Osisko Mining (OTCPK:OBNNF) is a name I've followed very closely since 2016, and one I introduced to readers in late 2016 at just over $2.00 CAD. My article "Osisko: A Mine In The Making" discussed how the stock was making incredible progress at its Windfall Lake Project, and the company had one of the best management teams in the industry. They successfully built out Osisko 1.0 from a small bulk tonnage deposit to one of the largest open-pit gold deposits in North America, before being acquired in 2014 by Agnico Eagle (AEM) and Yamana (AUY) for over $2 billion.
The company looks to be on a similar path with Osisko 2.0 and has made great progress in the past year both delineating their deposits and divesting their less attractive non-core assets. While the attractive fundamentals have given the company a seat on my top takeover list over the past two years, the technical picture left a lot to be desired until recently. Fortunately, this has changed in a positive way over the past month, and for this reason, I've started a new position in the stock.
For those unfamiliar with the Osisko story, the progression of the company's total gold resources over the past few years might be confusing. Osisko has gone from having near 5 million ounces in 2016 to just over 3.7 million ounces currently, and this decrease in total ounces would certainly make it much less attractive to the untrained eye. What's actually happened is the company has increased ounces at its flagship Windfall Lake Main Zone by roughly 30% and has divested their 3 million ounce low-grade ounces at Marban and Garrison to focus on their most exciting project. In addition to the near 30% increase in resources at the Windfall Lake Main Zone from 1.61 million ounces to 2.04 million ounces, the company has an entirely new resource at their Lynx deposit. The Lynx deposit, which was a new discovery in 2016 with no NI 43-101 resources at the time, now has over 1 million ounces at a grade of 8.9 grams per tonne gold. This resource doesn't include the extensive drilling done over the past three quarters at the Lynx Zone, and the recent 400-meter high-grade extension at Lynx, which intersected 4.3 meters of 322 grams per tonne gold. Therefore, while the company may appear to have fewer ounces, they have higher quality ounces and are now focusing on their best assets.
The move by management to divest non-core assets is a massive plus and has significantly increased my confidence in the company. One of the largest red flags I see with gold juniors is when they have multiple projects and can't figure out after three to five years which are the ones they need to focus on. Typically, in these situations you have management teams that aren't all that competent, or projects that really don't have anything special. The decision to continue drilling at multiple projects and use a "shotgun" approach is made in hopes of finally hitting something and drumming up the occasional exciting press release to keep the company running and financed.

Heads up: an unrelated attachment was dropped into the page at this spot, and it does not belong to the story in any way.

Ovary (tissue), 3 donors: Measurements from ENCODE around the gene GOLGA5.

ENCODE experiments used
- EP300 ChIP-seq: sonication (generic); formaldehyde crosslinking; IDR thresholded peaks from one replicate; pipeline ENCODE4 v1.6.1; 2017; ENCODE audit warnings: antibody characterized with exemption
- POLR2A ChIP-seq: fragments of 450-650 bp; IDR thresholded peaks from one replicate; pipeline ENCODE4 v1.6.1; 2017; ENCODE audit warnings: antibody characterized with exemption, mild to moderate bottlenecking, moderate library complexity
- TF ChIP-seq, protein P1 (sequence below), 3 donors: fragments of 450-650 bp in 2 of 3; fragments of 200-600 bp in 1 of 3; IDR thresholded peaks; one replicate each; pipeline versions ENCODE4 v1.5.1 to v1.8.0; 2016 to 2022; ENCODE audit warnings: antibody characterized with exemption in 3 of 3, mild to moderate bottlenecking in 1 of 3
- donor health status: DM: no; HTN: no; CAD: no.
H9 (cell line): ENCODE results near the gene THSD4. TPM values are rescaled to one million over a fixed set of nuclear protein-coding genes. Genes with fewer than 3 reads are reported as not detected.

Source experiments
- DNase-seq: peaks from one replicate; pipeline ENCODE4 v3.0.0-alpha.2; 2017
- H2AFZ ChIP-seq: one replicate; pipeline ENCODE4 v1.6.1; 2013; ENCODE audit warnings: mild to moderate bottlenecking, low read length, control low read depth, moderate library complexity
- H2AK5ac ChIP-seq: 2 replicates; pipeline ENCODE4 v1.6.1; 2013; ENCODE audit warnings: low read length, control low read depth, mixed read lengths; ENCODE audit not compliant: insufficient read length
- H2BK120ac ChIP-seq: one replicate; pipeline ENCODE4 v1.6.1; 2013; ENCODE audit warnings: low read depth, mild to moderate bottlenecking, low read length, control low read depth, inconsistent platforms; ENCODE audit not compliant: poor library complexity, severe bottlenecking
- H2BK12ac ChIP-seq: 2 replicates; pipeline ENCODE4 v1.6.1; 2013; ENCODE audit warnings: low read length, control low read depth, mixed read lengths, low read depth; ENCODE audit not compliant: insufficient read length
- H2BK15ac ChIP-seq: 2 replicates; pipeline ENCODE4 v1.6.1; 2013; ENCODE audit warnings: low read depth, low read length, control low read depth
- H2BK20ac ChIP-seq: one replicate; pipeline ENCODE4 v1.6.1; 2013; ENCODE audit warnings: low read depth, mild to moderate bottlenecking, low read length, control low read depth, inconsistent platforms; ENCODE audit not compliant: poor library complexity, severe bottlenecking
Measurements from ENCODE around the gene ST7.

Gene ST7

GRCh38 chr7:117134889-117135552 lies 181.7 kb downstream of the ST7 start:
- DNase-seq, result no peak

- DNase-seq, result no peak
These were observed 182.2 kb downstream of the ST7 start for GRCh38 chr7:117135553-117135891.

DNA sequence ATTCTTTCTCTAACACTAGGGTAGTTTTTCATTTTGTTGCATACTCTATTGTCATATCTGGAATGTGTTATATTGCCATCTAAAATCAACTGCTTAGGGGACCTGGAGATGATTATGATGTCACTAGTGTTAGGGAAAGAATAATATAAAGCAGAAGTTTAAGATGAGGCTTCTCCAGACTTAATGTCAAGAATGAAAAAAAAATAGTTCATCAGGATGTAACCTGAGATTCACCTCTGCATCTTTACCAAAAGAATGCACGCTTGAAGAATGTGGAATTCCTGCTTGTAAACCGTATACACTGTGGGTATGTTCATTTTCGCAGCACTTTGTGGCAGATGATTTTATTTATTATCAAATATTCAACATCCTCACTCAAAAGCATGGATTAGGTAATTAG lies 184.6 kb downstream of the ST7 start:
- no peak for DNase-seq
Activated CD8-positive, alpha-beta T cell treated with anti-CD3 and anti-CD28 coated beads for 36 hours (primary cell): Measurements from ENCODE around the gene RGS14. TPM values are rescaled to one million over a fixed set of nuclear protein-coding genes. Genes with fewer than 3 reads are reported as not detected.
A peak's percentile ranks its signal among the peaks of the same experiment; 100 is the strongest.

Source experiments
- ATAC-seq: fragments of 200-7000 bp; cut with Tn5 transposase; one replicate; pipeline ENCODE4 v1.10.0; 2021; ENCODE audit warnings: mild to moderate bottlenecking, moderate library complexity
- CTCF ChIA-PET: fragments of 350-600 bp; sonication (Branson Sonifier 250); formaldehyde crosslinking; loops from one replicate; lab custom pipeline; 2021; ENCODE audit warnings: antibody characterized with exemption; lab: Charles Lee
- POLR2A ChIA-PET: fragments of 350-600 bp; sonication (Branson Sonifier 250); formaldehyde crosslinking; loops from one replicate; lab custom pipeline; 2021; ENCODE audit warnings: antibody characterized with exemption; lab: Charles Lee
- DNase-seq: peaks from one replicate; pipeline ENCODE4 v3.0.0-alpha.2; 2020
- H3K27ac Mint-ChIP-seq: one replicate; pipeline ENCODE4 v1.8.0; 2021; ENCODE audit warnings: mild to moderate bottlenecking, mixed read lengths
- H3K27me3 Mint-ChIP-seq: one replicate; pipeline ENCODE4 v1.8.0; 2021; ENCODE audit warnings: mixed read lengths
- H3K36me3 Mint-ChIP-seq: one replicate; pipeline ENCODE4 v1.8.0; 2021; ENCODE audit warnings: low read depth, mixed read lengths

The best companies, however, figure out what they've got within the first few years, and then get laser focused on that one project as they know it holds the most promise. Osisko's decision to let go of their low-grade bulk tonnage deposits not only frees up capital that might be used on exploration and technical studies there, but also frees up valuable time to put all their eggs into Windfall Lake and the Urban-Barry District.
Let's take a look at the company's current assets and their new focus:
The below image I've shown is where Osisko's Windfall deposit stood in late 2016, which was more or less a 1.5-kilometer strike length zone with several gaps between drill intercepts that remained open in most directions.
Since that time, the company has delineated a roughly 3-kilometer strike length zone, with drilling success down to over 1200 meters in some areas, and as deep as 1800 meters in their Triple 8 Discovery. The company is currently testing Windfall up to depths of nearly 3000 meters with their Deep Discovery Hole 1 which is expected to be completed by year-end. Given the fact that grades are increasing in grade and thickness at depth, an impressive intercept here would spell very bullish implications for the company.
To put in perspective how far the Osisko team has come in the past two years, I have outlined the extent of their mineralization as of late 2016 with the black box drawn above. As we can see, Windfall was an exciting story with a lot of potential, but no promise yet that we had a mine here. Since then, the odds of this ultimately becoming a mine have increased significantly. Windfall currently holds just over 3 million ounces with the potential to prove up to 4.2 million ounces in resources by the end of 2020 in my opinion, and this is not including the Triple 8 Zone (which could hold another million ounces plus if it continues at depth). This area, as well as deeper drilling plans will require tighter drill spacing to put together a resource, but the upside is indeed very encouraging.